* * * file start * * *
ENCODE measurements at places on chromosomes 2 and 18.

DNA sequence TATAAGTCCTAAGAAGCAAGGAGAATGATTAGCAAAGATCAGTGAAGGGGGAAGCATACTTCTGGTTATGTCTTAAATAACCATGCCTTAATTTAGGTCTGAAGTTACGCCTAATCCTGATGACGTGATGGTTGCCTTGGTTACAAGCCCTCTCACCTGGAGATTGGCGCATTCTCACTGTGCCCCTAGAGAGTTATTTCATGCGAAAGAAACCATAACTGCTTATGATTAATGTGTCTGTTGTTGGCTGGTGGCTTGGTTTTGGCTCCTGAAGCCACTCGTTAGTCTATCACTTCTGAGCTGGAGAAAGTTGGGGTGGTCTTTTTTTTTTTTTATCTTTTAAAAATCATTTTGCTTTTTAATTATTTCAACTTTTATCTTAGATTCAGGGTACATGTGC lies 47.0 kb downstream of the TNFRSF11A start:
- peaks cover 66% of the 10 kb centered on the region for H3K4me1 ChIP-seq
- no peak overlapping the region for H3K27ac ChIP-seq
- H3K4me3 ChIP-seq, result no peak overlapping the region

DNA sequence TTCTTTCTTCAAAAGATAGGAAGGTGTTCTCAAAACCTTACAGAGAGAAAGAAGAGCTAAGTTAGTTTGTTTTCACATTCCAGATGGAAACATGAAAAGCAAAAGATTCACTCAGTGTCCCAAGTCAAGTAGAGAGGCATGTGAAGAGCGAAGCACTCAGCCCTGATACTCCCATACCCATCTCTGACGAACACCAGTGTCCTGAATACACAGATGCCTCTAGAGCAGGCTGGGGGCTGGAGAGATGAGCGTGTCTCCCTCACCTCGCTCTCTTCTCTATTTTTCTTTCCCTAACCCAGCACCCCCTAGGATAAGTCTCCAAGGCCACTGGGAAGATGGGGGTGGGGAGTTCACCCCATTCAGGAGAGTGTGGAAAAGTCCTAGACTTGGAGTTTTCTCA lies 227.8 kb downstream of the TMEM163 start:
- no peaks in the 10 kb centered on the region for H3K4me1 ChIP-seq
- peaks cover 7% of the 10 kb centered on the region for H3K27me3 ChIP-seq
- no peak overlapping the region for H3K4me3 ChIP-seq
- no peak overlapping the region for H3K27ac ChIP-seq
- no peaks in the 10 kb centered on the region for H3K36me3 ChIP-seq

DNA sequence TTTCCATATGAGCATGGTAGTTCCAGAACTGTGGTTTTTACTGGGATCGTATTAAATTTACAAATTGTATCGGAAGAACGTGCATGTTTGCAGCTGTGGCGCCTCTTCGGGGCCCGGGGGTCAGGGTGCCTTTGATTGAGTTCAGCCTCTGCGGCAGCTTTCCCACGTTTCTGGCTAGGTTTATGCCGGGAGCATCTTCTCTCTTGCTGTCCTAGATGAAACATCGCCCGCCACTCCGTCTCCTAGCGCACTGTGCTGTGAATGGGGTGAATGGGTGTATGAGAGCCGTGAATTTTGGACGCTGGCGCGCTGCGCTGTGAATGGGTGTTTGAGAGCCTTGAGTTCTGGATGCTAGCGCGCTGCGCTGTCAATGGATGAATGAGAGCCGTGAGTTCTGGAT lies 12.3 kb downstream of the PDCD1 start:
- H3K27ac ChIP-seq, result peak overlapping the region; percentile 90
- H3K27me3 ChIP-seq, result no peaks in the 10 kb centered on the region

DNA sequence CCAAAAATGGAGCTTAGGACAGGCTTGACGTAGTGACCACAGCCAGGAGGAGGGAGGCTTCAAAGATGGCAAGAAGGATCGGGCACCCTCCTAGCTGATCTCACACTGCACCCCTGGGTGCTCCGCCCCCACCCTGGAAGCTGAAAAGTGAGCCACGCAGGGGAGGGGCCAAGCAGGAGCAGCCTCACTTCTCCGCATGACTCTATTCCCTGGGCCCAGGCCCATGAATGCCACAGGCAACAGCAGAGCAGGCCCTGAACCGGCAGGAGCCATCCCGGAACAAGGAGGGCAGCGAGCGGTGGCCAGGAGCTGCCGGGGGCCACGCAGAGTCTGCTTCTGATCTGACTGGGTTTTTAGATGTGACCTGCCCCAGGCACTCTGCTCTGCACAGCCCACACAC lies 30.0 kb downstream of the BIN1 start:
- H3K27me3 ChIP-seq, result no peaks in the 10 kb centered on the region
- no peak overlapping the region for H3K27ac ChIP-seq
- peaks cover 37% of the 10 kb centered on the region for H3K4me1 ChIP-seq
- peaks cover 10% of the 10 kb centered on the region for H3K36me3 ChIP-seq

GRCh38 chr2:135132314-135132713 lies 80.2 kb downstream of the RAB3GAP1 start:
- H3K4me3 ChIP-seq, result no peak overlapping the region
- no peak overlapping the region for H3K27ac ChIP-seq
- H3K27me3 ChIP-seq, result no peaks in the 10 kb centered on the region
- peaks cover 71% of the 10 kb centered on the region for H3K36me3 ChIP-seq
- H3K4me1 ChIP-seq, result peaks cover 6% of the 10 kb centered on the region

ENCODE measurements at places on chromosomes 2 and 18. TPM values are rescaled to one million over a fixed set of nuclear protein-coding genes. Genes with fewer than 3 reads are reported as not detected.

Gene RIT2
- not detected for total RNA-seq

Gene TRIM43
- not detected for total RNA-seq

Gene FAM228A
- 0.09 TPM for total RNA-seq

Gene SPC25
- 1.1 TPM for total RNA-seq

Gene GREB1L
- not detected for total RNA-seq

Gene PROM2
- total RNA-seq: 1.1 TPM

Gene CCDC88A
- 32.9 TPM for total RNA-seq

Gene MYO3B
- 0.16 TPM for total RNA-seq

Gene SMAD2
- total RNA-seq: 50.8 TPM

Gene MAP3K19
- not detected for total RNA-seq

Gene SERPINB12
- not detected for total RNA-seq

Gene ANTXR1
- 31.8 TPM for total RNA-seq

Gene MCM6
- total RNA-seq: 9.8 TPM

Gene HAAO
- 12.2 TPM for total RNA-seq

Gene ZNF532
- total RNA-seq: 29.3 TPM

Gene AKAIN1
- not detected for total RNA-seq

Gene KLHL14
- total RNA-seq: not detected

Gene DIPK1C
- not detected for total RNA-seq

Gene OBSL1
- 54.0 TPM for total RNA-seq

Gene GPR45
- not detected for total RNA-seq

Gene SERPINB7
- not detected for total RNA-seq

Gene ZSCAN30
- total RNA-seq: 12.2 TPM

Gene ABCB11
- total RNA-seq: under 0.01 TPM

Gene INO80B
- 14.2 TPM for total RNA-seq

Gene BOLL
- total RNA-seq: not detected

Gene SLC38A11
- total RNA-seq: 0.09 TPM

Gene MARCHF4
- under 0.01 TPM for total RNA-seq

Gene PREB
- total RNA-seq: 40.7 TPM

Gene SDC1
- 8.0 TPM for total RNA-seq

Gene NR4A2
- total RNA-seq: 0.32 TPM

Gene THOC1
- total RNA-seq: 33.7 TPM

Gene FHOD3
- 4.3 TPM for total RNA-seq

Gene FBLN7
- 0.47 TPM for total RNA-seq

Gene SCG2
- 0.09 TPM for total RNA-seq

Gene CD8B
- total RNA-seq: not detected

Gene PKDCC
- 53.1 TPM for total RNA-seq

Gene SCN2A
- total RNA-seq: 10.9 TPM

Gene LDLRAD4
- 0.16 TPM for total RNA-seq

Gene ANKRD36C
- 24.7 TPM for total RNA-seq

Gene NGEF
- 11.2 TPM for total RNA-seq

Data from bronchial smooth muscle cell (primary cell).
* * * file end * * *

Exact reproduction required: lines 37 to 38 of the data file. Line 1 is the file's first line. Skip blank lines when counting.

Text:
Gene PROM2
- total RNA-seq: 1.1 TPM